The Minister for the Environment, Climate and Communications, Eamon Ryan, along with his Belgian and UK counterparts, Minister Tinne van der Straeten and Andrew Bowie, have signed a Joint Statement in Bruges, Belgium, which paves the way for greater cooperation on renewables and interconnection opportunities between the three countries.

Minister Ryan spoke about how a multilateral approach is the only way to address Europe’s collective climate responsibilities.

For Ireland specifically, he made the point that the most effective way to take advantage of our offshore wind potential over coming decades is to put in place the infrastructure that allows us to access other markets.

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Minister Ryan said:

Increased electricity interconnection is key as we continue to grow our use of renewable energy. One of the best characteristics of renewable energy is that it is, firstly, home grown and accessible to every country. A second key characteristic is that it works best if it can be shared. When we have excess offshore wind capacity in Ireland, for example, it makes sense that we utilise and store what we need but that we can also share our surplus supply with our neighbours through international cooperation and interconnection. It reduces costs, through sharing surplus energy, through sharing reserves and by ensuring the most competitive power sources are used first.

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He continued:

We need to work together to address our collective climate responsibilities, ensuring energy security and price stability, and that is why I am delighted to sign this agreement with the energy ministers in Belgium and the UK to assertively address the need to increase interconnection corridors between our three countries.

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The Joint Statement will allow for closer cooperation in offshore wind energy between the three countries. It also builds on the ambition declared at the North Sea Summit, held in Ostend last year and attended by the then Taoiseach Leo Varadkar and Minister Ryan, to accelerate the development of offshore wind in the North Seas, including the Irish Sea, Celtic Sea and Atlantic Ocean. Together, the nine countries involved in the Ostend Declaration have set offshore wind targets of about 120GW by 2030 and 300GW by 2050 in the North Seas. Today, the North Sea has a combined capacity of less than 30GW.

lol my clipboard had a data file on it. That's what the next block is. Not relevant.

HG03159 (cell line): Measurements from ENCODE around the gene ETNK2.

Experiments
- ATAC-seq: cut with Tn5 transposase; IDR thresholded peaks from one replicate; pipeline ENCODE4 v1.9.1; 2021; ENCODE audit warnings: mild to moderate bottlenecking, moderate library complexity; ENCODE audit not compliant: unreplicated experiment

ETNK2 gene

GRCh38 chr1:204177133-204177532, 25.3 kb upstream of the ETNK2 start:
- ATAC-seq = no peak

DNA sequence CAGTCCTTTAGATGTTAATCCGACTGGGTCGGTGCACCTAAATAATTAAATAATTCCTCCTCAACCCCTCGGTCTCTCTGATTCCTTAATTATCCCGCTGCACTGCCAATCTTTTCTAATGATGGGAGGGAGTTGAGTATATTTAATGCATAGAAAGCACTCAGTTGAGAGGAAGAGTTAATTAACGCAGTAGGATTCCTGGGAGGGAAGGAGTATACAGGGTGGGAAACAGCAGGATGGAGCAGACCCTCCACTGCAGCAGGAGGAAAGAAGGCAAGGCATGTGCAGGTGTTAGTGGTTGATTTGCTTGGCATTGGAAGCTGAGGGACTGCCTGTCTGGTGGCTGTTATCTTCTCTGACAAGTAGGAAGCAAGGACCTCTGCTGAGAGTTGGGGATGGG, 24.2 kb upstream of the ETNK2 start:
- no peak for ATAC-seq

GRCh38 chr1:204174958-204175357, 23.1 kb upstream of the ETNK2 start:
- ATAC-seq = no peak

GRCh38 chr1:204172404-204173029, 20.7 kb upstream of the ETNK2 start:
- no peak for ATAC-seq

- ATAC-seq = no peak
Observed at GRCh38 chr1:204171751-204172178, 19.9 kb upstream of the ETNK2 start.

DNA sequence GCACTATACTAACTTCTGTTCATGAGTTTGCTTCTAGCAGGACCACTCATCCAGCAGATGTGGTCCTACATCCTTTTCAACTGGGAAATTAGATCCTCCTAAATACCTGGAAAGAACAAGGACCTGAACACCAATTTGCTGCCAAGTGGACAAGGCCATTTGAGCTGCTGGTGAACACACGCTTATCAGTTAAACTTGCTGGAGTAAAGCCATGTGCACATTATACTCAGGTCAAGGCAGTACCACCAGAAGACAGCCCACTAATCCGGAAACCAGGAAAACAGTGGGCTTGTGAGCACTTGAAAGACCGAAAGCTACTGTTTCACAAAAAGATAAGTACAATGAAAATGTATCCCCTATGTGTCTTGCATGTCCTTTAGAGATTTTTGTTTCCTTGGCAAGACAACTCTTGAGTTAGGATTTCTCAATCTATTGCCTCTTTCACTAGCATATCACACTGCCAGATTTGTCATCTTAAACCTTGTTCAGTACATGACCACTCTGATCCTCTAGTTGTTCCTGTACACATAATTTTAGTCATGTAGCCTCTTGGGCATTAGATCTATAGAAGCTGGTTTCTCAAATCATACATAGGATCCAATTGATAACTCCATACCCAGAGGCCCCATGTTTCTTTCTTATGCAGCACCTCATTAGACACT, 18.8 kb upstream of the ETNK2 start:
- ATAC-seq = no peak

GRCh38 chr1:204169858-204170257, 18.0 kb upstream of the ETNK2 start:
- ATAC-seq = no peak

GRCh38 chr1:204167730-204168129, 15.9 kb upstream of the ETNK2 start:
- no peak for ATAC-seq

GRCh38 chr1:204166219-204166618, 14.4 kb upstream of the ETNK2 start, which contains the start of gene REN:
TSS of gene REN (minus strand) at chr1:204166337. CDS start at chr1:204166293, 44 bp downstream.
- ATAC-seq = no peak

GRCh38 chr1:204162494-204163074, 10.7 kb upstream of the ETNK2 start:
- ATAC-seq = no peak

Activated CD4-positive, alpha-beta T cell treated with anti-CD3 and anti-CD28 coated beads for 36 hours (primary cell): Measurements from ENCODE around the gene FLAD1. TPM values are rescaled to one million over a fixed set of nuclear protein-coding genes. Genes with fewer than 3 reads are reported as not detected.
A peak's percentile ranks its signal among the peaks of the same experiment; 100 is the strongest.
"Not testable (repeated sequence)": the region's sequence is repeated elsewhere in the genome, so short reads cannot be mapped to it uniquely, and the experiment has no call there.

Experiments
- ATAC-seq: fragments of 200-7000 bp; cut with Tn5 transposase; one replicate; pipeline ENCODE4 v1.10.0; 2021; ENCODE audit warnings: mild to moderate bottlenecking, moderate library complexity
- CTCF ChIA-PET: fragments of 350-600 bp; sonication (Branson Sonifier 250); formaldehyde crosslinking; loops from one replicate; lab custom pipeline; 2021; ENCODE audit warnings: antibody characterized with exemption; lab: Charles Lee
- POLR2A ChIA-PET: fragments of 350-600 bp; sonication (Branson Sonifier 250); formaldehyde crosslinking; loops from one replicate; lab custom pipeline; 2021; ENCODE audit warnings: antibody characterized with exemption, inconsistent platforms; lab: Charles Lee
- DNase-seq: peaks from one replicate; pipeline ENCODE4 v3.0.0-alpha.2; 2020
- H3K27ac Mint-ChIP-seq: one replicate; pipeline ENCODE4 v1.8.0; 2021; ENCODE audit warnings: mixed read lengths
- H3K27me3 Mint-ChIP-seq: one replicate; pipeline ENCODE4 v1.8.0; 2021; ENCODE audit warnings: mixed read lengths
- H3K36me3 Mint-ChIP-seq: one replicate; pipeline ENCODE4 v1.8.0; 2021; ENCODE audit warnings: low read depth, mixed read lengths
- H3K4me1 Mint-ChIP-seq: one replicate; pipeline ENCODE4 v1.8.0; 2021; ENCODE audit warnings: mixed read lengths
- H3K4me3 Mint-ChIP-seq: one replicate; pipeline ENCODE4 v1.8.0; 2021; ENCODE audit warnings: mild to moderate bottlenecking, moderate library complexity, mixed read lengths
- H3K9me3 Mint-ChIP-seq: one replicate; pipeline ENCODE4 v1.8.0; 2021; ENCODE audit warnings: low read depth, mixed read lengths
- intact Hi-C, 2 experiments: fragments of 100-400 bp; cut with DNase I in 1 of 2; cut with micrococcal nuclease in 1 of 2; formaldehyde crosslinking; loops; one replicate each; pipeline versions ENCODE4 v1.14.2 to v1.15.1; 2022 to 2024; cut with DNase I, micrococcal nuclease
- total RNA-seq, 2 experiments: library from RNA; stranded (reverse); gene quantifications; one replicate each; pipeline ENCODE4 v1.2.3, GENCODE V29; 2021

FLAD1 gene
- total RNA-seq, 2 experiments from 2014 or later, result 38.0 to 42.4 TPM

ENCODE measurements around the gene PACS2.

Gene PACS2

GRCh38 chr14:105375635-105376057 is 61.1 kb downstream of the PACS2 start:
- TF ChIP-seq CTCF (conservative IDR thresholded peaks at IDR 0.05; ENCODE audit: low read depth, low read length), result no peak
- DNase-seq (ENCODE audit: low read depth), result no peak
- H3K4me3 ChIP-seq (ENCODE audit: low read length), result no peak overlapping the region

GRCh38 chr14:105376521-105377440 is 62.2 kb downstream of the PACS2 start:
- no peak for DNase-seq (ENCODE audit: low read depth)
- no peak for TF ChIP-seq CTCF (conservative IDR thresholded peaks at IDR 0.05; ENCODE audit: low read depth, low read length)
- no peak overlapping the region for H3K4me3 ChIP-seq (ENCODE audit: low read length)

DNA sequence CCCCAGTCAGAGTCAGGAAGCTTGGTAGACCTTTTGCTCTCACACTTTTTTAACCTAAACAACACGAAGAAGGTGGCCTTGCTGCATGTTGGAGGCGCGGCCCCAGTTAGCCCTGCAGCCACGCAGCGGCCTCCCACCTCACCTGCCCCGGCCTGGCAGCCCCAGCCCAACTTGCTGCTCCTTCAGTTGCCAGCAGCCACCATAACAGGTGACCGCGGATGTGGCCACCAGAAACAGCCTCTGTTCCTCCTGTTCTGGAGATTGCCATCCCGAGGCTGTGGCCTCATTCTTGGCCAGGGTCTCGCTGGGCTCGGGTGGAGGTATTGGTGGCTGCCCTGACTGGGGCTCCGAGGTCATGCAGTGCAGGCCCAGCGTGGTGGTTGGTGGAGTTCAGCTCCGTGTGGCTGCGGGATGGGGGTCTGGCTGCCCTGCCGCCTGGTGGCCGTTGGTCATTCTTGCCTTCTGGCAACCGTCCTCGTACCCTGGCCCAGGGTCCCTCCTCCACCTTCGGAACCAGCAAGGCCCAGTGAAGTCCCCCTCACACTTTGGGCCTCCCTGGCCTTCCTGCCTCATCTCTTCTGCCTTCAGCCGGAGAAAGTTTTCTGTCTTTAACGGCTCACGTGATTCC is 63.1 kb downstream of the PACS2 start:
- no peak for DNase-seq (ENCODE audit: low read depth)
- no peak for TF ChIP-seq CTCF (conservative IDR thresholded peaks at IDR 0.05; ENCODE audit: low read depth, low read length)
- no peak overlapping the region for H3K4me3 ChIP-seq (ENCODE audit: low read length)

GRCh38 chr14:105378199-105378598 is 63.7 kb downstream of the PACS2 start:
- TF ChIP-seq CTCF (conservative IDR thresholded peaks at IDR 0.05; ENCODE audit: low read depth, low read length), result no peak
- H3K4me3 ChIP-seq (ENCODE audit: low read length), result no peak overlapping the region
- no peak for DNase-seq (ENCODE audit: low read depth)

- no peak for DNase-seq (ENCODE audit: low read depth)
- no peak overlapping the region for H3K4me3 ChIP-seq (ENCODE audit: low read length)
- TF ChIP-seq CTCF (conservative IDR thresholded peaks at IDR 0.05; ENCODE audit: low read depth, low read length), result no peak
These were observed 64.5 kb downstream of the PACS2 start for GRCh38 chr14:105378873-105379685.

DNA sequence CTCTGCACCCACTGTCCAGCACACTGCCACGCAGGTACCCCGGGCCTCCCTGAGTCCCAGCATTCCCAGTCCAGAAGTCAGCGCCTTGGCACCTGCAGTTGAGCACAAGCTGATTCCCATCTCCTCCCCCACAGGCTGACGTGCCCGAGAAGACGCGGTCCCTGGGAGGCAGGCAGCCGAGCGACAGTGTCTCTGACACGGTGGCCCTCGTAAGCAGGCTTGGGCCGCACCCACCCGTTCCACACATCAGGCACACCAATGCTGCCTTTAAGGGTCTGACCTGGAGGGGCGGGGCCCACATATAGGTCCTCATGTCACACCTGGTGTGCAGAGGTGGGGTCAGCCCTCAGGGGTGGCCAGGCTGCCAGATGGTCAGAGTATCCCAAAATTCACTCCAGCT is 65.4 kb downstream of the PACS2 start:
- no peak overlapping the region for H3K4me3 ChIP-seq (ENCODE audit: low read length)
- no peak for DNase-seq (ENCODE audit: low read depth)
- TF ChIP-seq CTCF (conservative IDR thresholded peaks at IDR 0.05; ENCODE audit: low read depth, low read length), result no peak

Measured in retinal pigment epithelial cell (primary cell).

This renewed cooperation between the three states will also see the establishment of a working group which will produce a report on the shared challenges, opportunities and solutions to developing offshore renewable energy infrastructure. As part of this, EirGrid, in line with Ireland’s own interconnection policy, and as part of the development of the country’s forward-looking transmission strategy, will engage with its counterparts in Belgium and UK and will report back to their respective ministries with options for trilateral arrangements between the three countries including any challenges related to these options. It is expected that this work will be completed in the first half of 2025.

 

Ireland, Belgium and the UK increase their cooperation on interconnection and renewables 1
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Belgian Minister Tinne van der Straeten said:

One year after the North Sea Summit in Ostend, the new cooperation we are exploring today is another step forward in achieving the goal set by the nine participating countries who met and pledged to make the North Seas – including the Atlantic North Seas – as the wind powerhouse for Europe. Our future energy security is renewable but above all our future energy security is shared renewable.

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She continued:

Princess Elisabeth Island will unlock Belgium’s second offshore wind zone. It will also serve as a landing point for future hybrid interconnectors. With this partnership, Ireland, the UK and Belgium are realising the ambitions set out at the North Sea Summit in Ostend a year ago: to make the North Sea the largest sustainable power plant in Europe. The key now is to implement the actions to follow through on those ambitions and power our green future. Thanks to this Joint Statement, we can explore a promising opportunity for interconnection between our three countries. This is a valuable addition to the interconnections Belgium is already exploring, such as with the UK, Norway and Denmark, after which we will be able to select the best options for our country.

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UK Minister for Nuclear and Renewables, Andrew Bowie said:

The North Sea has the potential to be a renewable energy powerhouse, and we will always look to collaborate with our neighbours to explore how we can make the most of it. Not only do we share seas with our Belgian and Irish allies, but we share a common interest in cutting emissions and powering our homes with cheaper, cleaner, and more secure energy.

The Joint Statement was signed on the sidelines of a Ministerial Meeting on offshore wind energy organised by the Belgian Energy Ministers under the Belgian Presidency.

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